Ellicott's Commentary for English Readers
In those days the multitude being very great, and having nothing to eat, Jesus called his disciples unto him, and saith unto them,VIII.
(1) In those days.—See Notes on Matthew 15:32-38
And if I send them away fasting to their own houses, they will faint by the way: for divers of them came from far.(3) For divers of them.—Better, and some of them are (or, are come) from afar. The words are given as spoken by our Lord, and are in the perfect tense.
And his disciples answered him, From whence can a man satisfy these men with bread here in the wilderness?(4) Satisfy.—The verb is the same as the “filled” of Mark 7:27.
Here in the wilderness.—The word here, as in Matthew 15:33, is not the one usually employed, and is abstract, not concrete, in its form, suggesting the idea, i.e., of “loneliness;” and through that, of a lonely place. It is used in a like sense in 2Corinthians 11:26; Hebrews 11:38. Like many other abstract words, it seems to have tended to a concrete meaning; but there is always an appreciable shade of difference.
And he commanded the people to sit down on the ground: and he took the seven loaves, and gave thanks, and brake, and gave to his disciples to set before them; and they did set them before the people.(6) To sit down.—The Greek word implies the usual Eastern position of reclining, rather than our sitting.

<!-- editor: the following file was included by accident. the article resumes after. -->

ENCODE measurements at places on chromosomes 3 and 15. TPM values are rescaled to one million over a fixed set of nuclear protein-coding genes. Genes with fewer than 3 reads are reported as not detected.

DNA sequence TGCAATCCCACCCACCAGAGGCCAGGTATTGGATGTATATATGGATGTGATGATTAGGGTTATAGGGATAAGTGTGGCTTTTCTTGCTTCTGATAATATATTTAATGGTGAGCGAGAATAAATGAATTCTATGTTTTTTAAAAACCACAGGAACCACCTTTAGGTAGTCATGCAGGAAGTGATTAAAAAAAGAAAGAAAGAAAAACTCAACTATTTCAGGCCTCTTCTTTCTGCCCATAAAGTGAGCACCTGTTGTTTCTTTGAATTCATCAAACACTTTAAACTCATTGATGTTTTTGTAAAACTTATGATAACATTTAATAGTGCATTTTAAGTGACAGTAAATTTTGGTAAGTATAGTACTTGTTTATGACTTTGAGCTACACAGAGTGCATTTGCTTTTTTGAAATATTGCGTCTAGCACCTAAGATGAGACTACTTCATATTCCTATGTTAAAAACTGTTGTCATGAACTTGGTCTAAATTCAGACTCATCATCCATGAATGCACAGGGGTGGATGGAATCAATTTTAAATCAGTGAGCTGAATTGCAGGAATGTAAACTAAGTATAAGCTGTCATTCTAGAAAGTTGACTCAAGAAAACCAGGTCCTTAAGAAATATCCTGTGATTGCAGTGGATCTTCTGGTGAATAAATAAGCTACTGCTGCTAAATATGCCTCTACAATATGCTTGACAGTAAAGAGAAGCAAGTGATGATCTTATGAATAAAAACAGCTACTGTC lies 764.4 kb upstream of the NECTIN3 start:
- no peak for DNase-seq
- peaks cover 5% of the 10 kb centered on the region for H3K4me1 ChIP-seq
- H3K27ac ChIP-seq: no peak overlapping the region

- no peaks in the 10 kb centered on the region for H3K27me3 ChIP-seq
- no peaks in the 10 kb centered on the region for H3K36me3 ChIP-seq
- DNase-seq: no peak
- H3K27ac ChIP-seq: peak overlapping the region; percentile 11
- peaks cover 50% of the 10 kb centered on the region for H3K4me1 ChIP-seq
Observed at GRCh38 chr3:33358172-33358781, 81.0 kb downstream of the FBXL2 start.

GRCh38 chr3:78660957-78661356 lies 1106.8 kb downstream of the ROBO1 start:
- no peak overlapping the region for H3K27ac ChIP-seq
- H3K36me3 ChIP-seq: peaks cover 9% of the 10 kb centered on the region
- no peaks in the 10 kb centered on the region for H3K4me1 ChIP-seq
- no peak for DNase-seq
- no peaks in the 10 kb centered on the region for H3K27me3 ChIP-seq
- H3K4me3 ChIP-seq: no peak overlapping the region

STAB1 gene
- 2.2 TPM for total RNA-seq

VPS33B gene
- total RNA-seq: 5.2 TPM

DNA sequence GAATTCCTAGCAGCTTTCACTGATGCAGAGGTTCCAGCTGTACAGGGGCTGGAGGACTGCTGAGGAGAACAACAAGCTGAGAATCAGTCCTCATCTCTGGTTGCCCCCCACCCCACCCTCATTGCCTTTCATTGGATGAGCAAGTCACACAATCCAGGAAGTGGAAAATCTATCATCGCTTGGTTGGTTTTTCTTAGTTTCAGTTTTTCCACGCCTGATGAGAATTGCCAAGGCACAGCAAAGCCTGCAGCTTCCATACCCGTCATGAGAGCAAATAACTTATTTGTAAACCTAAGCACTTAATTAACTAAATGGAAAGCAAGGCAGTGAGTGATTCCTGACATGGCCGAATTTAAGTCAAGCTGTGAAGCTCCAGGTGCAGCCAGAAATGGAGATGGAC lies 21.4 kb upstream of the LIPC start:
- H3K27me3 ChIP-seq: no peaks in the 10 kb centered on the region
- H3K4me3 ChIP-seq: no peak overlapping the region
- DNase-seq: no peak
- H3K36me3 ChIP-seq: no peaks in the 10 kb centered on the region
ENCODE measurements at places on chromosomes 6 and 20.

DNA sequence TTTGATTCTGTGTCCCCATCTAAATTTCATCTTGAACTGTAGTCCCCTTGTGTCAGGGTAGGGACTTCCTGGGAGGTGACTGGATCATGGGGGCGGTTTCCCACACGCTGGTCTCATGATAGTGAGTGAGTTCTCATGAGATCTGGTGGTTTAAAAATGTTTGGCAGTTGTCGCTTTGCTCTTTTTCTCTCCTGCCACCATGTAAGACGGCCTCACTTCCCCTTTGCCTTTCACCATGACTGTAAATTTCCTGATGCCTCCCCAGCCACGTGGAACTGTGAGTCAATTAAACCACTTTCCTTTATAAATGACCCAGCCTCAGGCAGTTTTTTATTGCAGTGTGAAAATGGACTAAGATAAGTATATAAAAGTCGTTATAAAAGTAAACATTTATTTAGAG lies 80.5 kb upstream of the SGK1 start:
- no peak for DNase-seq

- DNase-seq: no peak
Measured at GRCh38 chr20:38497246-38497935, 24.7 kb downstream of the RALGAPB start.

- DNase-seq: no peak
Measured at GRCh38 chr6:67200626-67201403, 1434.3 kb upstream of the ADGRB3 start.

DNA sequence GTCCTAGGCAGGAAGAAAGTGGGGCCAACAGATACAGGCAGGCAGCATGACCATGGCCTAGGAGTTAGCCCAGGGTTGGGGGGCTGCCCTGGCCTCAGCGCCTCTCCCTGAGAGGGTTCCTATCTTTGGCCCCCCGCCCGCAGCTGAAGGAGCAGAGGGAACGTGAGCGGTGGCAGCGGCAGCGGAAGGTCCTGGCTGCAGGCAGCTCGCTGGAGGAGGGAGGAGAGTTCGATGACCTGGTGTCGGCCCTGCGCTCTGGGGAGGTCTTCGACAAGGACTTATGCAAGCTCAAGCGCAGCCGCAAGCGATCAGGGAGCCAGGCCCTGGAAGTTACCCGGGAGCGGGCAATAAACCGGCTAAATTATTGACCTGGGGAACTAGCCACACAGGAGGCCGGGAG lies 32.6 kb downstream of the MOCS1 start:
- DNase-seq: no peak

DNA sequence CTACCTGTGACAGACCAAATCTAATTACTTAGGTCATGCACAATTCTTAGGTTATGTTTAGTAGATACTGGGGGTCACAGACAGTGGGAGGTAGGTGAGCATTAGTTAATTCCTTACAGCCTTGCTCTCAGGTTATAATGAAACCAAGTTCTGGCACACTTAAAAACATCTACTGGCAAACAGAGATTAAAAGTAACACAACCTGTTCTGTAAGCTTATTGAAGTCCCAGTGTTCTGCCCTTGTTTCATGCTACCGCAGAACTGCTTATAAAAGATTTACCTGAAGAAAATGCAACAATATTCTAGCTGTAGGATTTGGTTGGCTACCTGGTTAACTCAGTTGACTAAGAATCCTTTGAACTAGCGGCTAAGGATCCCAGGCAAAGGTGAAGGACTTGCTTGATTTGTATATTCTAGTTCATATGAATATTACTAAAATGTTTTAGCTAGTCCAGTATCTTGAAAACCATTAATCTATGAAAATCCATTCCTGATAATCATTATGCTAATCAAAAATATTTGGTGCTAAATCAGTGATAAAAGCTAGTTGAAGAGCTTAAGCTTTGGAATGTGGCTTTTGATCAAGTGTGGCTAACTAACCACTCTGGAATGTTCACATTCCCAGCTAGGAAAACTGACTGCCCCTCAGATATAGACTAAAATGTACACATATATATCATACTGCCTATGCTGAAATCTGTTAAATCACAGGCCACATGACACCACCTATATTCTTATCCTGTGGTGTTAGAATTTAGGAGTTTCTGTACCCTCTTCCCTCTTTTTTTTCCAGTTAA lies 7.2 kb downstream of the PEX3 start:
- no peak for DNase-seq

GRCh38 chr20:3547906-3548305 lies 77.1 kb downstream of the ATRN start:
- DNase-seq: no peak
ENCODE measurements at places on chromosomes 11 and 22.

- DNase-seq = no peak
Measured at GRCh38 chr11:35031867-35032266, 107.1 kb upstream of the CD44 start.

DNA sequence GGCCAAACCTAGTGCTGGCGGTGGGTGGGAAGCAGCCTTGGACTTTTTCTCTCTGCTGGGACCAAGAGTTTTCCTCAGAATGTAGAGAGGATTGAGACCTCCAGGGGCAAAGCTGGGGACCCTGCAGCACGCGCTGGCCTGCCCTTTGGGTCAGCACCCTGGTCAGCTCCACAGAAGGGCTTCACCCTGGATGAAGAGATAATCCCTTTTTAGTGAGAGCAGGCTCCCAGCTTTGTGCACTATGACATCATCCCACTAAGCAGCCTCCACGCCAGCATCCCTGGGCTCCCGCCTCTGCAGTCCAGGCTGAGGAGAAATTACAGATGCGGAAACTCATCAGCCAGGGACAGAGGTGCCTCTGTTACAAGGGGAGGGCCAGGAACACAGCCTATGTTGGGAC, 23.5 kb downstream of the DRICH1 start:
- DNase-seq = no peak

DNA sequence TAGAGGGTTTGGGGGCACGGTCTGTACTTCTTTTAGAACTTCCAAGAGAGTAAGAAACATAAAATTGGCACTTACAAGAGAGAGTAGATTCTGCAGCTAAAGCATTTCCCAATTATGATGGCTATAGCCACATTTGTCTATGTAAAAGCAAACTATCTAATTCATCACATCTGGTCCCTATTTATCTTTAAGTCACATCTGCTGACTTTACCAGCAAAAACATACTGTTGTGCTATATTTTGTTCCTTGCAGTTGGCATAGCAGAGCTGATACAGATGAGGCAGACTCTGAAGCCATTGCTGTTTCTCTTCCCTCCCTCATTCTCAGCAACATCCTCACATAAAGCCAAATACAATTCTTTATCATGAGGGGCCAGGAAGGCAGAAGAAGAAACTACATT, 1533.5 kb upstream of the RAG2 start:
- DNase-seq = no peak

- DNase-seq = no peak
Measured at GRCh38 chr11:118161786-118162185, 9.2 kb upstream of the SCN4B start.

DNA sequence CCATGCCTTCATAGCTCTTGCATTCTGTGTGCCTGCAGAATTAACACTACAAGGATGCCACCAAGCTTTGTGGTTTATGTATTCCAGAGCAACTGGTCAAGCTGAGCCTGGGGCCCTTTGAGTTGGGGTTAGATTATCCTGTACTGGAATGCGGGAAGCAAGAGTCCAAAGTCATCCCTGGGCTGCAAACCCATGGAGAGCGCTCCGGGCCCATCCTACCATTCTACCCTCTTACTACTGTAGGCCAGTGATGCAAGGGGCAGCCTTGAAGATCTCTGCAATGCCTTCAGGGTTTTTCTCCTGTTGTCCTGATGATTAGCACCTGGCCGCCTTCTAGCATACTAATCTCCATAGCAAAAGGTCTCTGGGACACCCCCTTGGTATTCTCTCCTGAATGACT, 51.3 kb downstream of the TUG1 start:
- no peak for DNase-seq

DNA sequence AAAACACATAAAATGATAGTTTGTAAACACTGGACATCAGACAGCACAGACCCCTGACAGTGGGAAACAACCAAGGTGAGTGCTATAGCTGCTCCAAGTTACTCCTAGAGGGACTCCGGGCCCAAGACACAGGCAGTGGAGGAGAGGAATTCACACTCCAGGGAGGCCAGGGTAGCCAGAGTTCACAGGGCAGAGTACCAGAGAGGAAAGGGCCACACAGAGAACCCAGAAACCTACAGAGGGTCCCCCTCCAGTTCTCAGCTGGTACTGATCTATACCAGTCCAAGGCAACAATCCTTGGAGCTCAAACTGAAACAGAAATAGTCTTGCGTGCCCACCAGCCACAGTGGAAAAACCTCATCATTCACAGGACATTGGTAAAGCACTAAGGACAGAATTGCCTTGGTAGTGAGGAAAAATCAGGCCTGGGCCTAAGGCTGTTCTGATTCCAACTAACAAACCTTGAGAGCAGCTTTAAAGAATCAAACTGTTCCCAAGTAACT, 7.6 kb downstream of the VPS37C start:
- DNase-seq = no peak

So they did eat, and were filled: and they took up of the broken meat that was left seven baskets.(8) Broken meat.—Better, fragments.
Seven baskets.—See Note on Matthew 15:37.
And straightway he entered into a ship with his disciples, and came into the parts of Dalmanutha.(10) He entered into a ship.—Better, the ship, or boat.
Dalmanutha.—St. Mark’s use of the word, instead of the Magdala or “Magada” of St. Matthew, may be noted as an instance of his independence. It is mentioned by no other writer. On its probable site, see Note on Matthew 15:39.
And the Pharisees came forth, and began to question with him, seeking of him a sign from heaven, tempting him.(11-12) And the Pharisees came forth.—See Notes on Matthew 16:1-4. St. Mark, it may be noted, docs not mention the presence of the Pharisees, and gives only part of our Lord’s answer. On the other and, he characteristically describes the “sighing deeply in spirit” in Mark 8:12, which St. Matthew does not give.
And he sighed deeply in his spirit, and saith, Why doth this generation seek after a sign? verily I say unto you, There shall no sign be given unto this generation.(12) There shall no sign be given.—We note the omission of “the sign of the prophet Jonas,” as given in Matthew 16:4.
And he left them, and entering into the ship again departed to the other side.(13-21) See Notes on Matthew 16:4-12.
Now the disciples had forgotten to take bread, neither had they in the ship with them more than one loaf.(14) Now the disciples.—Better, and the disciples, in close connection with the preceding verse, and not as the beginning of a new section.
More than one loaf.—Another detail peculiar to St. Mark.
And he charged them, saying, Take heed, beware of the leaven of the Pharisees, and of the leaven of Herod.(15) He charged them.—The verb is in the imperfect tense, and implies that the command was more than once repeated. Hence they, too, “were reasoning,” more than once, what was the meaning of the precept on which so much stress was laid.
The leaven of Herod.—The words imply the presence among the questioners of Mark 8:11 of others besides the Pharisees. On the connection between the “leaven of Herod” and that of “the Sadducees” in Matthew 16:6, see Note on that verse.